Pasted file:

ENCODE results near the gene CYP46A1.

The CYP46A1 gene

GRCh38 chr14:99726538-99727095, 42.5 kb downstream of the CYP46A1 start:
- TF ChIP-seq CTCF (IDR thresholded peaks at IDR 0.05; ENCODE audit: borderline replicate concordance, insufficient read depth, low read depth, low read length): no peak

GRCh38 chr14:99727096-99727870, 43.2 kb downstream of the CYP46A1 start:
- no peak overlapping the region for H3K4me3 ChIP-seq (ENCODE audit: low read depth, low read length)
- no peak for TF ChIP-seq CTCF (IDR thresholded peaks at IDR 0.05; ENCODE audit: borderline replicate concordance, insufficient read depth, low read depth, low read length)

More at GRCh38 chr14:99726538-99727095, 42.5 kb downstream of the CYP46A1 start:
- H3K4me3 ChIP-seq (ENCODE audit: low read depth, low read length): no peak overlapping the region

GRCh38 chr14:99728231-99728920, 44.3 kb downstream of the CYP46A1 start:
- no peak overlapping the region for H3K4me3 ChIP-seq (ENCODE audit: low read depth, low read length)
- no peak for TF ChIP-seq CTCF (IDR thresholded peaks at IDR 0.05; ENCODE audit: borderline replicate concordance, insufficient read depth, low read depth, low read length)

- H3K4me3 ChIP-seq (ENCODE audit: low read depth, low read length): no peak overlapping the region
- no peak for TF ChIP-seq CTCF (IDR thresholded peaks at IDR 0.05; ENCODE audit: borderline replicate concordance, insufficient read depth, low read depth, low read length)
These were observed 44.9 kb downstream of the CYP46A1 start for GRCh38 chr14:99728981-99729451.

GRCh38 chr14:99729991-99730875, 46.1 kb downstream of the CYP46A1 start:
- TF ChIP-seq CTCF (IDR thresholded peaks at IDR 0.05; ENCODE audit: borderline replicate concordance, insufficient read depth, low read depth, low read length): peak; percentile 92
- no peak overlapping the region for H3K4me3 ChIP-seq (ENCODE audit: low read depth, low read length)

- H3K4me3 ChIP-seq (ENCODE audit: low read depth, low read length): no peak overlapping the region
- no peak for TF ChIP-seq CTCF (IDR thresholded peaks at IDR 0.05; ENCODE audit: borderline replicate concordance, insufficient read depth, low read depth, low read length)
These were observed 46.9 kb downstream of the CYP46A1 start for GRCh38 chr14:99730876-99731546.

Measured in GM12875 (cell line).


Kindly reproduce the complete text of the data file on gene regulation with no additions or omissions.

ENCODE results near the gene CYP46A1.

The CYP46A1 gene

GRCh38 chr14:99726538-99727095, 42.5 kb downstream of the CYP46A1 start:
- TF ChIP-seq CTCF (IDR thresholded peaks at IDR 0.05; ENCODE audit: borderline replicate concordance, insufficient read depth, low read depth, low read length): no peak

GRCh38 chr14:99727096-99727870, 43.2 kb downstream of the CYP46A1 start:
- no peak overlapping the region for H3K4me3 ChIP-seq (ENCODE audit: low read depth, low read length)
- no peak for TF ChIP-seq CTCF (IDR thresholded peaks at IDR 0.05; ENCODE audit: borderline replicate concordance, insufficient read depth, low read depth, low read length)

More at GRCh38 chr14:99726538-99727095, 42.5 kb downstream of the CYP46A1 start:
- H3K4me3 ChIP-seq (ENCODE audit: low read depth, low read length): no peak overlapping the region

GRCh38 chr14:99728231-99728920, 44.3 kb downstream of the CYP46A1 start:
- no peak overlapping the region for H3K4me3 ChIP-seq (ENCODE audit: low read depth, low read length)
- no peak for TF ChIP-seq CTCF (IDR thresholded peaks at IDR 0.05; ENCODE audit: borderline replicate concordance, insufficient read depth, low read depth, low read length)

- H3K4me3 ChIP-seq (ENCODE audit: low read depth, low read length): no peak overlapping the region
- no peak for TF ChIP-seq CTCF (IDR thresholded peaks at IDR 0.05; ENCODE audit: borderline replicate concordance, insufficient read depth, low read depth, low read length)
These were observed 44.9 kb downstream of the CYP46A1 start for GRCh38 chr14:99728981-99729451.

GRCh38 chr14:99729991-99730875, 46.1 kb downstream of the CYP46A1 start:
- TF ChIP-seq CTCF (IDR thresholded peaks at IDR 0.05; ENCODE audit: borderline replicate concordance, insufficient read depth, low read depth, low read length): peak; percentile 92
- no peak overlapping the region for H3K4me3 ChIP-seq (ENCODE audit: low read depth, low read length)

- H3K4me3 ChIP-seq (ENCODE audit: low read depth, low read length): no peak overlapping the region
- no peak for TF ChIP-seq CTCF (IDR thresholded peaks at IDR 0.05; ENCODE audit: borderline replicate concordance, insufficient read depth, low read depth, low read length)
These were observed 46.9 kb downstream of the CYP46A1 start for GRCh38 chr14:99730876-99731546.

Measured in GM12875 (cell line).